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Get the girders close. You can fine tune the joist to meet your set backs. Listen to Lone. He sounds like he's done this a few times.
 

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festerized said:
Just finished this frame a few weeks ago, I would highly recommend having the pile company cut, notch & install banding. I’ll dig up some pics on how we cut & notch the piles
Did that eat much more of labor then you thought . What's the flood height you built .
 

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David Festa
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Did that eat much more of labor then you thought . What's the flood height you built .
What labor? I didn’t do the batter boards and banding on this project so no labor was lost, could I have done the banding to make a few extra bucks? Sure I could have but it’s not worth my time, there’s a process that must be followed, after banding the property must be resurveyed to check the set Backs and heights, all which take time. Not sure what the flood elevation is on this house nor do I care, if your raising 7’ to comply with the flood elevation is makes more sense to raise it another 2’ so you can utilize the space
 

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David Festa
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That depends on the surveyor and pile company. If the HO follows/uses my recommendations then yes the pile are straight. The pile company I use is spot on and because of the tight floor plan layout and blow out wall design the banding needs to be perfect. Most houses with straight stairs are set up in the middle of the house that run parallel to banding board, if the stair banding is not square and parallel you have a problem, once the surveyor has checked your banding its not possible to shift the house so the stairs will work.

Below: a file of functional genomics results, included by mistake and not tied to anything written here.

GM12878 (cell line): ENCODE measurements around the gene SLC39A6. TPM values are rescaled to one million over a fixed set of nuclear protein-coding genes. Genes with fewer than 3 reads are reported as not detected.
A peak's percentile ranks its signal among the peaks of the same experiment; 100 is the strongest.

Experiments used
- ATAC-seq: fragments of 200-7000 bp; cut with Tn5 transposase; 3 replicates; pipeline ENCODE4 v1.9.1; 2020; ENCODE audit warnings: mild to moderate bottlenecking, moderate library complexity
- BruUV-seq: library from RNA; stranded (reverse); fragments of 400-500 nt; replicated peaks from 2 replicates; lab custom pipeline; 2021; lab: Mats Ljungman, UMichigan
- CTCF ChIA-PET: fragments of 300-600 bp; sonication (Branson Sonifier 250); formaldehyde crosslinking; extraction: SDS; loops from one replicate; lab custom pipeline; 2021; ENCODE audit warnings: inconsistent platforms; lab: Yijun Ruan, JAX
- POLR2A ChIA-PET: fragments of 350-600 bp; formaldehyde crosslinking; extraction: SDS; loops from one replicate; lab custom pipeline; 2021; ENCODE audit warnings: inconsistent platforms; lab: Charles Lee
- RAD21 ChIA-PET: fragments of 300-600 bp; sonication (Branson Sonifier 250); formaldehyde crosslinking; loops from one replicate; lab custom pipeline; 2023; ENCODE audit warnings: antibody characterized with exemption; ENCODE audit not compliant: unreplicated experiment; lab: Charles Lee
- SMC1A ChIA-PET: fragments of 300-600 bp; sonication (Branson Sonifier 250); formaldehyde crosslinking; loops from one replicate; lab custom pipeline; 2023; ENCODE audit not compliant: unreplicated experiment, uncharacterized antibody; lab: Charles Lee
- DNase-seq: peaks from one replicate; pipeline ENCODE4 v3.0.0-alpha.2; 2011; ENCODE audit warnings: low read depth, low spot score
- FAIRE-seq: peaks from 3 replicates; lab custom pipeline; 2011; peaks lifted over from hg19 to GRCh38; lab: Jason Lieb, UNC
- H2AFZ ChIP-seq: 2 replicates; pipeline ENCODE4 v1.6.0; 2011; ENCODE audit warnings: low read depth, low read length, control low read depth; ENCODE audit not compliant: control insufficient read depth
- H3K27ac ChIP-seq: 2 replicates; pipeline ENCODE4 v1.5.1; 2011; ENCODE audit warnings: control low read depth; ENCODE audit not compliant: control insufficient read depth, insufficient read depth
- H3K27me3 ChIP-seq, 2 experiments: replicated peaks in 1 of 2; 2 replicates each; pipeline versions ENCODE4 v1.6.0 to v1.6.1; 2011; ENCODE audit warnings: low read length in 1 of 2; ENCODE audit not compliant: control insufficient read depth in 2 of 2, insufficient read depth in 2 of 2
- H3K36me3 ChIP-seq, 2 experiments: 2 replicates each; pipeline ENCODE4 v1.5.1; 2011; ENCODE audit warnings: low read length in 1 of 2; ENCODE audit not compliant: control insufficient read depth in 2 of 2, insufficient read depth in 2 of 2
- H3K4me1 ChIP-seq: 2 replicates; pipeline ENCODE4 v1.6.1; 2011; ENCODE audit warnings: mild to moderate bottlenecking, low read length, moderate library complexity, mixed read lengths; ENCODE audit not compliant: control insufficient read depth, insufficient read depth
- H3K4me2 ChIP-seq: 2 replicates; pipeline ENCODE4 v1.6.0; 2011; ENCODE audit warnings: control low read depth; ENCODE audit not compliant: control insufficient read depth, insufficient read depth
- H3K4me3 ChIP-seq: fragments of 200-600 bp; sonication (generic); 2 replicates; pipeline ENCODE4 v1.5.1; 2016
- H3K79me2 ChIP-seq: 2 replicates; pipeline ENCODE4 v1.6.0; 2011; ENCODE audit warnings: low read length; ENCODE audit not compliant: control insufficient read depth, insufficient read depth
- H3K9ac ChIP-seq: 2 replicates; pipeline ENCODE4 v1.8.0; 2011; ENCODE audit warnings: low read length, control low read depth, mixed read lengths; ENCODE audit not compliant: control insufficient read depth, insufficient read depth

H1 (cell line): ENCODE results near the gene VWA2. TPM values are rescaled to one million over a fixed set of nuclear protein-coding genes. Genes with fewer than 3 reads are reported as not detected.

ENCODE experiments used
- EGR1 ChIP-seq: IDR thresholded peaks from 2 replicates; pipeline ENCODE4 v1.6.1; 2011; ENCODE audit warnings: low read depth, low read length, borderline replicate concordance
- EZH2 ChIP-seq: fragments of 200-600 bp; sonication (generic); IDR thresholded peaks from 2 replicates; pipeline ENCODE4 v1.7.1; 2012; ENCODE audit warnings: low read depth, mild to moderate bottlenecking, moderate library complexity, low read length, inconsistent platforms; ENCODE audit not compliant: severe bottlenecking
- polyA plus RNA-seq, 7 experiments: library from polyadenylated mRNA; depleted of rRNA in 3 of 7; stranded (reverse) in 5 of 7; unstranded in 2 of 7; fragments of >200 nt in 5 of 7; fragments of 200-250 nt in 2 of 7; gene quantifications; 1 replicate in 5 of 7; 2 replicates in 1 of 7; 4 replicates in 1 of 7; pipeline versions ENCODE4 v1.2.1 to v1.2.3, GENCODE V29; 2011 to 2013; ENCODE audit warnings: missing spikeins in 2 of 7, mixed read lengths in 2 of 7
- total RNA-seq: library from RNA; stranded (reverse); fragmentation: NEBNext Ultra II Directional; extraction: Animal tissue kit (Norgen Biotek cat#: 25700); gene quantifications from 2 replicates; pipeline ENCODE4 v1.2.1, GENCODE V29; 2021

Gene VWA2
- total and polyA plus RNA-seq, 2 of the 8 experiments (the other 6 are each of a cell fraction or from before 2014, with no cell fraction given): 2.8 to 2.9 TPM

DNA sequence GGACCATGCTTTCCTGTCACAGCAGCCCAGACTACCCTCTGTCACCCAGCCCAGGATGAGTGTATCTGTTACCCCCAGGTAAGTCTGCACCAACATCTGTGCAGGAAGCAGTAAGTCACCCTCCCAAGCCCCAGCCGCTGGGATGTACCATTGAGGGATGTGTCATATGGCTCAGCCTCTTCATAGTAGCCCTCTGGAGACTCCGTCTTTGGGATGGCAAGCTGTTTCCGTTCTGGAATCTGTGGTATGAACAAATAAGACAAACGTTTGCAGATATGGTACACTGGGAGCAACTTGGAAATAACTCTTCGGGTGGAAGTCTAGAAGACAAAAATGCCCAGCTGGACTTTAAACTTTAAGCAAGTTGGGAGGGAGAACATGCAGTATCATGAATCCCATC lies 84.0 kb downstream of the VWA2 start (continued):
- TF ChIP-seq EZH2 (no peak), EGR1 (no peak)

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David Festa
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Dan I didn't realize you are a helical contractor so now I understand your question. Here’s a good example of a pilling project gone bad. Ho hired the worst architect I have ever seen, a fly by night bulk header who has no experience with house piles, a survivor who must have been drunk, and a GC who was in over his head, combined together resulted in a house that was 2” out of level 12” out of square, it was so bad that the house raising company couldn't lower the house onto the banding. The picture shown is how the house looked when I got the call for the framing. My first question was who’s bright idea was it to lift the house before the garage floor was built?
 

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Our shore towns are 99% driven pile. We have never dealt with them, and I really only notice the bad ones. Those pictures were of a project next to one of our remodels. They had to change a little of the framing to make up for the back piles. It just seems like so much can be so off, glad your having luck.
 

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festerized said:
Just finished this frame a few weeks ago, I would highly recommend having the pile company cut, notch & install banding. I’ll dig up some pics on how we cut & notch the piles
You must be pretty local to me. I've seen some REAL bad pile jobs too along with some real nice ones. I agree that it's easier to have the pile company do them so they are on the hook to make it right.